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Pulmonary Cryptococcosis in Normal Hosts : Treat or Observe?

Judith A. Aberg
Author and Funding Information

Affiliations: St. Louis, MO
 ,  Dr. Aberg is Associate Professor of Medicine, Washington University School of Medicine. Dr. Aberg is a member of Speaker’s Bureau for Pfizer (makers of fluconazole), and a member of the Infectious Disease Society of America Practice Guidelines Committee, and investigator for the National Institute of Allergy and Infectious Disease, Bacteriology and Mycology Study Group, Grant N01-AI-15440.

Correspondence to: Judith A. Aberg, MD, Associate Professor of Medicine, Washington University School of Medicine, Department of Medicine, Division of Infectious Disease, AIDS Clinical Trials Unit, 4511 Forest Park Ave, Suite 304, St. Louis, MO 63108; e-mail: jaberg@im.wustl.edu



Chest. 2003;124(6):2049-2051. doi:10.1378/chest.124.6.2049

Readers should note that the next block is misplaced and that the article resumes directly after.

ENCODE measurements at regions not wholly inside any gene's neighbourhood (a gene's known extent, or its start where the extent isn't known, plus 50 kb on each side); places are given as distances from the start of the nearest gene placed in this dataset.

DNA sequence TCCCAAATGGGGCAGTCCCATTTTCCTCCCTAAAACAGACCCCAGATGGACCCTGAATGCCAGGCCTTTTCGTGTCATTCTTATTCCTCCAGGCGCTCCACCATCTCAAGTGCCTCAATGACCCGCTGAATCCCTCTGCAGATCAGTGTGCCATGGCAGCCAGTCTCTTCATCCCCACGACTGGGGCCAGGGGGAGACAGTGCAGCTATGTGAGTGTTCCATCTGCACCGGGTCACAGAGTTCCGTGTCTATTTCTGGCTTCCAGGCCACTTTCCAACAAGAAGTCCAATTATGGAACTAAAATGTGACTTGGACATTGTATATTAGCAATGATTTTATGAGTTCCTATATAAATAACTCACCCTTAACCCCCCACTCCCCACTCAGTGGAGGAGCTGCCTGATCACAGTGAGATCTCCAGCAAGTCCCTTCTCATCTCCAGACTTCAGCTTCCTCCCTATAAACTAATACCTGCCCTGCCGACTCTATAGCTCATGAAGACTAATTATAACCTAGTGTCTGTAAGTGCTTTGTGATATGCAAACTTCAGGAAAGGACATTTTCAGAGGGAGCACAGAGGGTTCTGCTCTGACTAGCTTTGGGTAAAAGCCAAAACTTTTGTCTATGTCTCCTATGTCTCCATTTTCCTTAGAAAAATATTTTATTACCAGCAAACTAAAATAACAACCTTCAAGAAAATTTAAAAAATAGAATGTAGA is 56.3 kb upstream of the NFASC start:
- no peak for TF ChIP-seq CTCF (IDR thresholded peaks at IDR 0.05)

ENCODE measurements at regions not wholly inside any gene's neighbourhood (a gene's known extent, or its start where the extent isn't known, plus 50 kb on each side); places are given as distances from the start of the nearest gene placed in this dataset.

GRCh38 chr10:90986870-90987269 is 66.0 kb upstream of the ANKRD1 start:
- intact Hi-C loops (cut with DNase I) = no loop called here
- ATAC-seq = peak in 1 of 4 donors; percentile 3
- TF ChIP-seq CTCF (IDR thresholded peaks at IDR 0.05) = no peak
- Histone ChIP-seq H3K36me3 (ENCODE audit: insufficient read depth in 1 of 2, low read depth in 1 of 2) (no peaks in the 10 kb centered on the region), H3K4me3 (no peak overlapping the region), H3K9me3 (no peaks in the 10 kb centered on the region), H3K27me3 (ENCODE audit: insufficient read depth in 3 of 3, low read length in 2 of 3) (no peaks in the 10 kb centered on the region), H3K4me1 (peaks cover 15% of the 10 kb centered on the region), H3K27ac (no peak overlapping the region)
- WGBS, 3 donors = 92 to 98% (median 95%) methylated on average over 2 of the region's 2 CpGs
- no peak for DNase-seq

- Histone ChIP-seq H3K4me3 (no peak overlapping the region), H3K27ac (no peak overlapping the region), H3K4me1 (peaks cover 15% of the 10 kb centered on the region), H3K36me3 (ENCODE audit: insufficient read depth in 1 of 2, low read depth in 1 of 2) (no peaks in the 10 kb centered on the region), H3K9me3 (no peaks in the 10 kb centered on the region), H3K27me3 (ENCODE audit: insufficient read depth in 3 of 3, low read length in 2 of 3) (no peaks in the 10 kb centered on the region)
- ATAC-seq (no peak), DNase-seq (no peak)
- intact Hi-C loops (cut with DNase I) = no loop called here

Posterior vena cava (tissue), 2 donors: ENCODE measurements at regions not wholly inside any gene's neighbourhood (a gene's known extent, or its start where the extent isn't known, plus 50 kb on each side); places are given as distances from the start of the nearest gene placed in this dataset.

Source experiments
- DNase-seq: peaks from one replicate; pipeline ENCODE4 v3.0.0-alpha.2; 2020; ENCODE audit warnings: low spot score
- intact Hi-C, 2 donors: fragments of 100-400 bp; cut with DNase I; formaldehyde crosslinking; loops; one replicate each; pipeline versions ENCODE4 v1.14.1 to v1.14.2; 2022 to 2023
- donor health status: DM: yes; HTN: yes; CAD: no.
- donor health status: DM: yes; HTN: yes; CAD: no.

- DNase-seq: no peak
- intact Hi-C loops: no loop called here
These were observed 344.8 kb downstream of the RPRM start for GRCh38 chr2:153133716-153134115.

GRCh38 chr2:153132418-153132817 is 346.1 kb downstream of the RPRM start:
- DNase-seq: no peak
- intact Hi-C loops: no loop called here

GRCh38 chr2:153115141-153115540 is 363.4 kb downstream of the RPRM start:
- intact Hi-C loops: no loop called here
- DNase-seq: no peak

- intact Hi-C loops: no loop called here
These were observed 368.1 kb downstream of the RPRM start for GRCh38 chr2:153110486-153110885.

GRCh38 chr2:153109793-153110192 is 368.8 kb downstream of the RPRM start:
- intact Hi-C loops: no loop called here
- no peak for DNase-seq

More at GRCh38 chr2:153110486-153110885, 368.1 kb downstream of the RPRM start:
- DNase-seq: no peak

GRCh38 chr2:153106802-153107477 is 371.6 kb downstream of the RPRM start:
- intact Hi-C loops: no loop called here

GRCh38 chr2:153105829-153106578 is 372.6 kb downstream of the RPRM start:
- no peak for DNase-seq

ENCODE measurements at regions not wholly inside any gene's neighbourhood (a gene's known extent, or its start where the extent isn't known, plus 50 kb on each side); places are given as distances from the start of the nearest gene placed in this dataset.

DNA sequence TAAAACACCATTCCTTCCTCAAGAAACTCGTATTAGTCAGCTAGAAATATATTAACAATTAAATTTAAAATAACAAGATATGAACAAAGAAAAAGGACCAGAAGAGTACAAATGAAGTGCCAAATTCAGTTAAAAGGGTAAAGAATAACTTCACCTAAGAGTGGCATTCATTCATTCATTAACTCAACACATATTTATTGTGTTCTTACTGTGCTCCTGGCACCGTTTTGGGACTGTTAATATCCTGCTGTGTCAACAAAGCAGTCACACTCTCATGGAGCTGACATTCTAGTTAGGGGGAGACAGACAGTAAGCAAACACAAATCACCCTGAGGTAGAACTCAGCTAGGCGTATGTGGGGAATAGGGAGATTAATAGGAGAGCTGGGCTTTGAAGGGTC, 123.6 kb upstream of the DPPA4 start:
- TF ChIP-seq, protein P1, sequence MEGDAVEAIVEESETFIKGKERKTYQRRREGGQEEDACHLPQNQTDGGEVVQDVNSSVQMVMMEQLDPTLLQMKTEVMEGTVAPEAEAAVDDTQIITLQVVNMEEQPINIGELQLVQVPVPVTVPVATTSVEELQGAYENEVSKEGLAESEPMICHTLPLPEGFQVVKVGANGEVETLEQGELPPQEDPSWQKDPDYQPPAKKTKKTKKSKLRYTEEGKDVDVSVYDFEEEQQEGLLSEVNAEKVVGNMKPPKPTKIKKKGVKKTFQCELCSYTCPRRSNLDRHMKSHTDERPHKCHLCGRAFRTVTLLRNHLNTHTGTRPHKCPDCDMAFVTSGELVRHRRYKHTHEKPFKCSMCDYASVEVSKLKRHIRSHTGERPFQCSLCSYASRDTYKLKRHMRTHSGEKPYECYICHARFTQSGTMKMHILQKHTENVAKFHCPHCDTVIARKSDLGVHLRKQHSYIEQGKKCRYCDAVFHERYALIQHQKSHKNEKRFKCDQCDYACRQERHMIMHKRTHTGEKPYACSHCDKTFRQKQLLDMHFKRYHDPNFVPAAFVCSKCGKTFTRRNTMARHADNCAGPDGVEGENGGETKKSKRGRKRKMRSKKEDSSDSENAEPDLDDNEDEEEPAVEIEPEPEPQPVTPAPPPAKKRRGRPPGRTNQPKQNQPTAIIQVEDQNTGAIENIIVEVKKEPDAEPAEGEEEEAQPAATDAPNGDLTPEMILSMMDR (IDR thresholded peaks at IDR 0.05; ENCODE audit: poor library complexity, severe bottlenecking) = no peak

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Although it is accepted that the lung is the portal of entry for disseminated cryptococcosis, it remains unclear if disseminated disease results from reactivation of pulmonary disease since many patients have no evidence of pulmonary disease at time of diagnosis of disseminated disease. Treatment of cryptococcal pulmonary disease remains controversial. In fact, there is no consensus in the literature on what constitutes pulmonary infection vs colonization. The Infectious Disease Society of America (IDSA) guidelines for management of cryptococcal disease1 recommend that all symptomatic patients with positive respiratory culture findings be treated and have a lumbar puncture to exclude CNS infection; however, the management of patients without symptoms is less clear. The IDSA guidelines recommend that all asymptomatic patients with positive respiratory culture findings be considered for treatment, with the caveat that there are reports of immunocompetent patients with positive sputum culture findings who have done well clinically without treatment. The goal of treatment of isolated pulmonary cryptococcosis is to not only treat the infection but to prevent dissemination, particularly to the CNS.12

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